TUESDAY, May 8 (HealthDay News) -- A five-year study of home births in Oregon found an elevated rate of deaths among babies that had to be transferred to the hospital because something went wrong during the delivery.
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However, experts said this doesn't necessarily mean that home births are dangerous. Many of the babies and mothers had conditions that put them at higher risk of complications, such as preeclampsia (high blood pressure during birth) or breech position (when the baby is feet first instead of head first).
The researchers looked at medical records on 223 home births in Oregon from 2004 to 2008, in which the babies were transferred to a hospital because of problems during or right after delivery. Eight babies died, according to the study to be presented Tuesday at the American College of Obstetricians and Gynecologists (ACOG) annual meeting in San Diego.
Three of the babies were in the breech position; four of the mothers had preeclampsia; and two mothers delivered postdate, usually defined as a pregnancy of 42 weeks or longer (40 weeks is generally considered full-term).
Of the eight deaths, one infant had congenital defects "not compatible with life," Dr. Stella Dantas, of the department of obstetrics and gynecology at Northwest Permanente, P.C. Physicians and Surgeons in Beaverton, Ore., and colleagues noted in an ACOG news release. All of the women except one were assisted by a licensed midwife.
"Our study showed that each of the neonatal deaths had higher . . . risk conditions associated, such as breech, hypertensive disorders, meconium [first intestinal discharge of newborns], postdates and/or anomaly. More data is needed to examine how pregnant women with these conditions are managed out of hospital, if there is evidence to support women with these conditions having out of hospital births, and what the barriers are for hospital transport," Dantas said.
Nearly 30,000 women gave birth at home in the United States in 2009, according to the U.S. Centers for Disease Control and Prevention's National Center for Health Statistics.
Though still accounting for less than 1 percent of all births, home births in the United States increased by 29 percent between 2004 and 2009.
Home births in the United States tend to be more common among white women -- one in 90 births was a home birth -- but less likely among other racial and ethnic groups, CDC statistics show.
In addition, the popularity of home births varies among the states. Montana has the highest percentage of home births, at nearly 2.6 percent, followed by Oregon and Vermont, with nearly 2 percent each.
Women who opt to give birth at home often object to turning a natural process into a medical problem in need of doctors and hospitals, said Dr. Mary Norton, director of perinatal research at Stanford University Medical Center.
Some women want to give birth without painkillers such as epidurals, Norton said. They may want to have "more control" over the birth experience; may feel more comfortable in their own surroundings; or may want to have multiple people in the room when they deliver, something many hospitals limit, Norton added.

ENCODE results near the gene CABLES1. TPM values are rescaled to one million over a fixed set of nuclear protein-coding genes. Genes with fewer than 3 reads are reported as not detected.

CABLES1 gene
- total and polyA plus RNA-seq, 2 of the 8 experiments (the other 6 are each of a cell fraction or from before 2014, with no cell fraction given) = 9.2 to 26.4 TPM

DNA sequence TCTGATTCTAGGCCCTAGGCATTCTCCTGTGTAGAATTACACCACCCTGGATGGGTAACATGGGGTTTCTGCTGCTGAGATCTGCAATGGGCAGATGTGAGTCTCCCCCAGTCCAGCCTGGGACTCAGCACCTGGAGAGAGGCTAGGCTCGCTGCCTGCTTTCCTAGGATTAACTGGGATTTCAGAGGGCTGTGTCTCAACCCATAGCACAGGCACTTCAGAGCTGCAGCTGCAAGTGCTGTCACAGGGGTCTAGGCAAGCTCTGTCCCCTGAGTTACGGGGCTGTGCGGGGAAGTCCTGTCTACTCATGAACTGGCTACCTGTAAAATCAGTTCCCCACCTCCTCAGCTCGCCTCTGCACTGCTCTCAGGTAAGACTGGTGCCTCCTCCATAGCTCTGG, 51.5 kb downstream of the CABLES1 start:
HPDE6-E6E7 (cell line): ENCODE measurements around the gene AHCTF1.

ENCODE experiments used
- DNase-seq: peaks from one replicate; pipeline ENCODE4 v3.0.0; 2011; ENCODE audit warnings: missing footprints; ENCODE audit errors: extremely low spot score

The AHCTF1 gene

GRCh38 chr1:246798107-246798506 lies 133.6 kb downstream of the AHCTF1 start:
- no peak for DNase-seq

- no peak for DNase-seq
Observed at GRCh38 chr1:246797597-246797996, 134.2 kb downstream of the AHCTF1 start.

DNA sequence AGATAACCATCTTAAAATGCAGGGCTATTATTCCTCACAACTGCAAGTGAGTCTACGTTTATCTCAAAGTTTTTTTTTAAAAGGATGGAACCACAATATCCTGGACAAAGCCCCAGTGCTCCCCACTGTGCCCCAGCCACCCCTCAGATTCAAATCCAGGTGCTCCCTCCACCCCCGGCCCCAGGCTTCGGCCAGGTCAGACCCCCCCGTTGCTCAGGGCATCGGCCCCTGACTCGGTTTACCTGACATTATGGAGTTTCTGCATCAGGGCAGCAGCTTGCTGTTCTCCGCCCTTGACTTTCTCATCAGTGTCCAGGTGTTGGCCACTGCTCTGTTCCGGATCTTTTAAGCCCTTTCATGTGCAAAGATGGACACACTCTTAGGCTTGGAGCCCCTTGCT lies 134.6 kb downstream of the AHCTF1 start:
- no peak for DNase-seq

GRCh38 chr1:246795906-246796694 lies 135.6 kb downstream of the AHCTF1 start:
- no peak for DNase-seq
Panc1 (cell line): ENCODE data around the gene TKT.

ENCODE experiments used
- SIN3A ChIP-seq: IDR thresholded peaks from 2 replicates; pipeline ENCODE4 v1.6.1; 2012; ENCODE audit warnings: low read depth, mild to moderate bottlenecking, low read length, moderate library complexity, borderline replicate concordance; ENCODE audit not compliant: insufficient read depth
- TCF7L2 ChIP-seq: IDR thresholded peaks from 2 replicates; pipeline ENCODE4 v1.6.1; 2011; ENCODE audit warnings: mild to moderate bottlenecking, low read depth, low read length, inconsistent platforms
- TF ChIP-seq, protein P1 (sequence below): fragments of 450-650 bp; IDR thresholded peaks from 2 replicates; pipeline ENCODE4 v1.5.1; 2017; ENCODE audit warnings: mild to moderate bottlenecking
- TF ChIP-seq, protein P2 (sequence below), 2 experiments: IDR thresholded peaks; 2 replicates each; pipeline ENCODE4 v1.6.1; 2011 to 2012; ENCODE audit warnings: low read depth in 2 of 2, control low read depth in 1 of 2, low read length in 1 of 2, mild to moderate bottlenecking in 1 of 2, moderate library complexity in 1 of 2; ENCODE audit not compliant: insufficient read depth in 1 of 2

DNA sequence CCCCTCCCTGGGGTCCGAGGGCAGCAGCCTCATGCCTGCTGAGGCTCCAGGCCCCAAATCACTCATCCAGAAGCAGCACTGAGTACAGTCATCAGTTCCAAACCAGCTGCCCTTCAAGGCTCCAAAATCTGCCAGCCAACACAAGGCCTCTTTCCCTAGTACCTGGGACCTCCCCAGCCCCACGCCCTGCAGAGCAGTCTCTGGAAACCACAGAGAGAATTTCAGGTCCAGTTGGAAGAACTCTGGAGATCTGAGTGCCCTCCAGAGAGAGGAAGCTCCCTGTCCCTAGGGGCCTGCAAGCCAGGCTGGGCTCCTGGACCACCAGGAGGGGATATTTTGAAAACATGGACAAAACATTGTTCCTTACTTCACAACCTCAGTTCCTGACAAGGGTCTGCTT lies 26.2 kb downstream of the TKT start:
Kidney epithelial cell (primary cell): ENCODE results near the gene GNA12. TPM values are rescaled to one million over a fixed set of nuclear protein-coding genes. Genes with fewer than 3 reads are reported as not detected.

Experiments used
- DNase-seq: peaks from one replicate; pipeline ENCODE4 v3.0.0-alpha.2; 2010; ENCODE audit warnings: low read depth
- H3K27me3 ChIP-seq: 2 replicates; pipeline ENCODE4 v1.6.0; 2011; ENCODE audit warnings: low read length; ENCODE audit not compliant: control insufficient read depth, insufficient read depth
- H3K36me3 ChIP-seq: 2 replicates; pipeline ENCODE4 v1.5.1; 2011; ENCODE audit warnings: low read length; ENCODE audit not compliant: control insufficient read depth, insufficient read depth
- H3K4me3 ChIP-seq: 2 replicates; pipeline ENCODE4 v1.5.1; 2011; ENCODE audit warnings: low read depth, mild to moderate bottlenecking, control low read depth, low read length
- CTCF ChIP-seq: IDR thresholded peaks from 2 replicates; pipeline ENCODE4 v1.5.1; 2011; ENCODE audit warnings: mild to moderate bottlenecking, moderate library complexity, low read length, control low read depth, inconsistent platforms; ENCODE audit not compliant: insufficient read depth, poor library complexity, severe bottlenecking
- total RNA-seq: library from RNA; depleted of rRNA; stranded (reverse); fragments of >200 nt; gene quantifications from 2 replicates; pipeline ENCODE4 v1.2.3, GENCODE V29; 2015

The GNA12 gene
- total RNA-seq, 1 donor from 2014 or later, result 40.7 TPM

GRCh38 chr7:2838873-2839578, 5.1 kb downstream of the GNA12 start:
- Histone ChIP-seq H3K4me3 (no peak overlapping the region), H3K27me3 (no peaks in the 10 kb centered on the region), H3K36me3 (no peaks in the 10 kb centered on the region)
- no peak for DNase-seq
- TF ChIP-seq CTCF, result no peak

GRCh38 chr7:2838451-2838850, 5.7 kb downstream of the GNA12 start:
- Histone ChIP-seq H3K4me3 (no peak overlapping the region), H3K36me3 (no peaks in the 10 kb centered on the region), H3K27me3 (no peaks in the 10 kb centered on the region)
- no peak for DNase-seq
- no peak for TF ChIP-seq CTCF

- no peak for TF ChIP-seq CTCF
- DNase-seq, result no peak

"There is a small percentage of women who feel very strongly they don't want all the accoutrements of delivering in the hospital, and they have enough distrust of the medical system that their best option is to deliver at home," Norton said.
While many women can give birth at home safely, women choosing home birth should recognize there are risks, Norton said.
"For most healthy women, childbirth is a safe, low-risk procedure and for many women, it can safely happen at home," Norton said. "But there are times when things go wrong, and they can be hard to anticipate, and they are much more common when there is a high-risk situation, such as high blood pressure, preeclampsia, breech and being postdate."
Whereas birthing centers often have systems in place to transfer a woman to a hospital in case of emergency, women at home may have to wait longer for an ambulance, or it may be difficult to move a woman who is in labor onto a gurney and transport her to a hospital.
In the Oregon deaths, it's unknown if the women knew about the conditions prior to deciding to give birth at home, or if the problems arose during labor. Either way, these women should have been in a hospital, Norton said.
"They were all very high-risk conditions and not patients that should have been delivering at home," Norton said.
Because this study was presented at a medical meeting, the data and conclusions should be viewed as preliminary until published in a peer-reviewed journal.
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SOURCES: Stella Dantas, M.D., obstetrics & gynecology department,Northwest Permanente P.C. Physicians and Surgeons, and ACOG Oregon Legislative Chair and District VIII Secretary, Beaverton Kaiser Medical Office, Beaverton, Ore.; Mary Norton, professor, obstetrics and gynecology and director, perinatal research, Stanford University Medical Center, Palo Alto, Calif.; May 8, 2012, presentation, American College of Obstetricians and Gynecologists meeting, San Diego